Afghan President Hamid Karzai removed two of the country’s top security officials

Posted on June 7, 2010


Afghan President Hamid Karzai removed two of the country’s top security officials — each with longtime ties to American forces — over an attack on a national conference exploring peace with the Taliban. The removals Sunday of the interior minister and intelligence chief surprised U.S. officials and may cause major disruption within Afghanistan’s intelligence and security establishment at a critical juncture — as the U.S. and NATO escalate the war and the Afghan government commits to offering peace to the insurgents. The move is likely to fuel speculation over differences within the Karzai administration over its efforts to reconcile with the Taliban — including the possible release of hundreds of detained militant suspects.

The head of the National Directorate of Security, Amrullah Saleh, was a senior figure in the Northern Alliance that helped the U.S. oust the Taliban regime in 2001. As a young man, Interior Minister Hanif Atmar served in Afghanistan’s Communist-era intelligence agency and fought mujahedeen opposed to the Soviet occupation.

“It’s a very significant event. There will be a massive fallout from these resignations both in the Interior Ministry and the NDS as alliances are shuffled,” said Candace Rondeaux, senior analyst on Afghanistan for the International Crisis Group think tank.

“They appear to be forced resignations, and reflect significant worries of Karzai’s administration over the loyalty of those leading key security agencies in the country,” she said.

Sunday’s resignations were a surprise — not least as the attack on the jirga last week was thwarted. Security officials have rarely faced punishment or resigned over previous major attacks in the capital.

Replacing the security chiefs comes after Karzai’s May visit to Washington that eased strains in the bilateral relationship.

“Both the ministers of interior and intelligence are people we admire and whose service we appreciate,” Pentagon press secretary Geoff Morrell said. He also noted the U.S. had favored Atmar for the interior ministry job.

But Gen. Stanley McChrystal, commander of U.S. and NATO forces in Afghanistan, said in a statement he respected the Afghan president’s authority to make this “difficult decision.”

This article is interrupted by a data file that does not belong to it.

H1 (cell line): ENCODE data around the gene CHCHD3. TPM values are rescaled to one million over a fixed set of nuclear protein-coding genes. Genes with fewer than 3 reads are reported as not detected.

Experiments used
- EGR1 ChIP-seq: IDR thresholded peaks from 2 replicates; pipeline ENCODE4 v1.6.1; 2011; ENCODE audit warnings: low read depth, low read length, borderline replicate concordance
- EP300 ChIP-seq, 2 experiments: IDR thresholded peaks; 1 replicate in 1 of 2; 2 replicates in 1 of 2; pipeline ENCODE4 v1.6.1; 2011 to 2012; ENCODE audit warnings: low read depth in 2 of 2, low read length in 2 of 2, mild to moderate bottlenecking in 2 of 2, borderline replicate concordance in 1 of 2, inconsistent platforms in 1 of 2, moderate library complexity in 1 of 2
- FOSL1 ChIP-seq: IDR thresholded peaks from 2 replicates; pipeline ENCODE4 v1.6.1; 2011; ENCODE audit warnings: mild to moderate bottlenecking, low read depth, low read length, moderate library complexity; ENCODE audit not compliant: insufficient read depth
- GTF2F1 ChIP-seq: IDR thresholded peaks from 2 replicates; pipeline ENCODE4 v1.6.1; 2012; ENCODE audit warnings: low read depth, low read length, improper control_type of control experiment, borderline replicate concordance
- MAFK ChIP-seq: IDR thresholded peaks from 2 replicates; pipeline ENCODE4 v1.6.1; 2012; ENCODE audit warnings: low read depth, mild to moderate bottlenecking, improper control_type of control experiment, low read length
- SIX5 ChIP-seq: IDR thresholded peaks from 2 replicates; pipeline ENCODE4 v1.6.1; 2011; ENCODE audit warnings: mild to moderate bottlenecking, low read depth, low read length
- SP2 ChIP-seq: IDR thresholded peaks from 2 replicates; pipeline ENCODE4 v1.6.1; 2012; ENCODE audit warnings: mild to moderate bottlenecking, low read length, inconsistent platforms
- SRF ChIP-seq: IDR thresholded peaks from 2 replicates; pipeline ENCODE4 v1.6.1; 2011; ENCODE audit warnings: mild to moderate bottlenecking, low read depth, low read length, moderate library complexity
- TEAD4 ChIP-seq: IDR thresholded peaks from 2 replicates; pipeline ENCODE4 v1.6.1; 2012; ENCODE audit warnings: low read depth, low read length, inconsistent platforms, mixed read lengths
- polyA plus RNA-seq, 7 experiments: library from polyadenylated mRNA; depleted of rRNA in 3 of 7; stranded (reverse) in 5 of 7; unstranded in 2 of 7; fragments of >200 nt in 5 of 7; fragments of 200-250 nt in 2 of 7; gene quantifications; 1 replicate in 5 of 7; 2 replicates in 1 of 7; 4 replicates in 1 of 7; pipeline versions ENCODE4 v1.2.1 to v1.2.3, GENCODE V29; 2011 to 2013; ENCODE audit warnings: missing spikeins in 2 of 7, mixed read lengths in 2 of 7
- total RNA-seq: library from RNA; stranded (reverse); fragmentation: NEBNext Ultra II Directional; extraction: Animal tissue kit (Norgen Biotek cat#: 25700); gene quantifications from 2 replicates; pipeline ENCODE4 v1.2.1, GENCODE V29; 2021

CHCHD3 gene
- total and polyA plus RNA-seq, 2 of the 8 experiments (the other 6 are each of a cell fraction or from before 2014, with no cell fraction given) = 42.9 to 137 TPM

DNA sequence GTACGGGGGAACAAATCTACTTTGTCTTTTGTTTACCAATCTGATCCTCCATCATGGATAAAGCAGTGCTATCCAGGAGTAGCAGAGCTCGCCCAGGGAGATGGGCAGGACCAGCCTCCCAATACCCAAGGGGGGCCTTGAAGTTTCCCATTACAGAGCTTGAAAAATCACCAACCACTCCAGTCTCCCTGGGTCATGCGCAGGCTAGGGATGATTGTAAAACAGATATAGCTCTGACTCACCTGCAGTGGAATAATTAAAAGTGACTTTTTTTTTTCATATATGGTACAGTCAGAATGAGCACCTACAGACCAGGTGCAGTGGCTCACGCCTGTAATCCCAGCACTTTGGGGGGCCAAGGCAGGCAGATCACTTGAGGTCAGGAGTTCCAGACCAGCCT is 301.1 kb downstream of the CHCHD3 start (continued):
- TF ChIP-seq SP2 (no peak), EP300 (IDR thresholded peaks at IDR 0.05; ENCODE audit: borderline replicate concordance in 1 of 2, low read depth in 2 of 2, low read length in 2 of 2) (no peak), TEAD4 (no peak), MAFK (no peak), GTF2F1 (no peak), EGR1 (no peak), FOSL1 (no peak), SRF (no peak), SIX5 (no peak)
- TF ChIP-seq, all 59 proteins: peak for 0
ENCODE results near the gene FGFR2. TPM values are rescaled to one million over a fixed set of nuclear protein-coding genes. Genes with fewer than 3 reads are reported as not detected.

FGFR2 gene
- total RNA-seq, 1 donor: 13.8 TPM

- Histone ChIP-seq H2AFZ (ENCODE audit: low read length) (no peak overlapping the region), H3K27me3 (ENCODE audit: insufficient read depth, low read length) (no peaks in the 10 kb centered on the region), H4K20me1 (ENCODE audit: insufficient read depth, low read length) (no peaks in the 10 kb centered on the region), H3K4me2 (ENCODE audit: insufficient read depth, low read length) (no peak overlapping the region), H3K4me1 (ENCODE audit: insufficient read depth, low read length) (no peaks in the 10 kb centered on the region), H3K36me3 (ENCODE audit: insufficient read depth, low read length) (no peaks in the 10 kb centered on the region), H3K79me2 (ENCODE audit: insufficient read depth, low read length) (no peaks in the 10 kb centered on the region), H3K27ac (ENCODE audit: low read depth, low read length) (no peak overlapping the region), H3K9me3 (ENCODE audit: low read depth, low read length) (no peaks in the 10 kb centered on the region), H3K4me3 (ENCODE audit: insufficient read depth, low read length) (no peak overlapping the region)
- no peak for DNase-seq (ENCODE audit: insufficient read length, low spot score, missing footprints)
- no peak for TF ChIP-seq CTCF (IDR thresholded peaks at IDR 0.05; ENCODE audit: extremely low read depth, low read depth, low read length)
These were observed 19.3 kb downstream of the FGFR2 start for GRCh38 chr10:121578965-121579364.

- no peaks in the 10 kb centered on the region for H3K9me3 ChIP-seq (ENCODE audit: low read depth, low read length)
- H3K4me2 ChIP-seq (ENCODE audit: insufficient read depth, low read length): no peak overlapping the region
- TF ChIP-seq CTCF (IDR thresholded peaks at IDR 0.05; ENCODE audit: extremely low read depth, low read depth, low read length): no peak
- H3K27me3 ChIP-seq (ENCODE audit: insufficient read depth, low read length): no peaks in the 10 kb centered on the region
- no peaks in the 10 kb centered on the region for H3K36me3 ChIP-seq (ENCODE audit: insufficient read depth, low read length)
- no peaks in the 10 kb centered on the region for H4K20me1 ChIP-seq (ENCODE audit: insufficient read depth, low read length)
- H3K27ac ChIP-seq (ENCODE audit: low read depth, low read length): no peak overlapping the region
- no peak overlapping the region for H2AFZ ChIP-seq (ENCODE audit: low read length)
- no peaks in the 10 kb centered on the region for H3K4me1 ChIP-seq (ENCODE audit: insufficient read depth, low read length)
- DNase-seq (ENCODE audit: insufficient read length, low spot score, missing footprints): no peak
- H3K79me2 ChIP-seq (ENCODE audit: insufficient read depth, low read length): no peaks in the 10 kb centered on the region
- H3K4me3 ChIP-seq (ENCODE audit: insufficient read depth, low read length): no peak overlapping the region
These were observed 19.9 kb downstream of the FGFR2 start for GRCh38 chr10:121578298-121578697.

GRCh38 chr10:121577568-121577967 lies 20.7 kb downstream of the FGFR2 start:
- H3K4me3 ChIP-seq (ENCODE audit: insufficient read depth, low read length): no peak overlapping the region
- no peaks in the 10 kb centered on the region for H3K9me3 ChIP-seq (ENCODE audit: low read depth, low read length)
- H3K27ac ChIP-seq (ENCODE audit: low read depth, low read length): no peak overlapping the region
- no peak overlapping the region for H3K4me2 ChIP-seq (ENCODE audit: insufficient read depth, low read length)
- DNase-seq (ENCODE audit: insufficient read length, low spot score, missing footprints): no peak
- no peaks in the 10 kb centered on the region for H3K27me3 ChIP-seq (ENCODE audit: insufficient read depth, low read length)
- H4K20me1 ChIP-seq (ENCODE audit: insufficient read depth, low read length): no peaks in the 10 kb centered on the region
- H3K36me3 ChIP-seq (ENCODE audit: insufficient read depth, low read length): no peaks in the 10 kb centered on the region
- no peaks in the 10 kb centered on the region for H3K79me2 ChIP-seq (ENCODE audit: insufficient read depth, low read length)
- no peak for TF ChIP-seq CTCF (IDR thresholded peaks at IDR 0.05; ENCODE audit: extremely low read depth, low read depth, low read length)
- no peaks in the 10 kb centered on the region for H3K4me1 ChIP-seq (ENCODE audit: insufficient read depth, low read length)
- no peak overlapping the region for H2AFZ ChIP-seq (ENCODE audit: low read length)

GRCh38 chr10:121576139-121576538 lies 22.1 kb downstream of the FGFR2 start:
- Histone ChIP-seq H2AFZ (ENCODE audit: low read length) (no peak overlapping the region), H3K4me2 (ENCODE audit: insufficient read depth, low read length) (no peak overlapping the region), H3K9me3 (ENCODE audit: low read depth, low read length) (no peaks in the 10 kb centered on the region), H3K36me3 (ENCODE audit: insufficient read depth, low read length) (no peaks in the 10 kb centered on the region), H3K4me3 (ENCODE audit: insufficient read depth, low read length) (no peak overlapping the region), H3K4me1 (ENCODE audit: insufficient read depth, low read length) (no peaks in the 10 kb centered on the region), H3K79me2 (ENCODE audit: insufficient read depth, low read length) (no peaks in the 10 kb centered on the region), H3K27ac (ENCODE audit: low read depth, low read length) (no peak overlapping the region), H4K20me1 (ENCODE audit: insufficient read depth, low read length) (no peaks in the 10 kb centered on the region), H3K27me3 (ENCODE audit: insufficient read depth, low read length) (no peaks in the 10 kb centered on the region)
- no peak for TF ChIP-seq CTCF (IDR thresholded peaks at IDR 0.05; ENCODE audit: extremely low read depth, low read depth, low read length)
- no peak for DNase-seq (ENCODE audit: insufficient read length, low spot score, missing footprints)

He said he remained confident in Karzai’s “ability to appoint credible replacements to lead these critical organizations.”

Saleh, an ethnic Tajik, had served as intelligence chief since 2004 and had a long-standing relationship with the CIA in the fight against the Taliban and al-Qaida. British-educated Atmar, a former education minister, was first appointed interior minister in a 2008 Cabinet reshuffle aimed at rooting out high-level corruption in Karzai’s government. He was reappointed after Karzai’s re-election.

Two Taliban militants fired rockets where some 1,500 delegates — including lawmakers, tribal and religious chiefs — had gathered in a grand tent. One of the missiles landed about 200 yards (meters) away, but no delegates were hurt. The militants were later killed in a gunbattle with security forces in a house about a mile (1.5 kilometers) away. Saleh said evidence showed the Haqqani network, a Pakistan-based Afghan Taliban faction with close ties to al-Qaida, was behind the attack.

Interior Ministry spokesman Zemeri Bashary said the two attackers were able to breach security by dressing as a couple — one in a man’s street clothes and the other in a woman’s burqa, and clutching a Kalashnikov rifle and a grenade launcher wrapped up in cloth like a swaddled baby. Karzai’s office said in a statement he accepted the resignations because Atmar and Saleh had given unsatisfactory explanations. He appointed their deputies Munir Mangal at the interior ministry and Ibrahim Spinzada at intelligence as acting chiefs.

U.S. officials contend the Taliban leadership — which is demanding the complete withdrawal of foreign troops from Afghanistan — feels little reason to negotiate because it believes it is winning the war, which is only growing ever more bloody nearly nine years after it began. On Sunday, five NATO troops — including four Americans — were killed in three separate incidents, the coalition said.;_ylt=AvbzmR7i7uAjj0AReGoOu6Ws0NUE;_ylu=X3oDMTNpcGYxanIwBGFzc2V0A2FwLzIwMTAwNjA3L2FzX2FmZ2hhbmlzdGFuBGNjb2RlA21vc3Rwb3B1bGFyBGNwb3MDNARwb3MDMQRwdANob21lX2Nva2UEc2VjA3luX2hlYWRsaW5lX2xpc3QEc2xrA2FmZ2hhbmludGVyaQ–

Posted in: The Anti News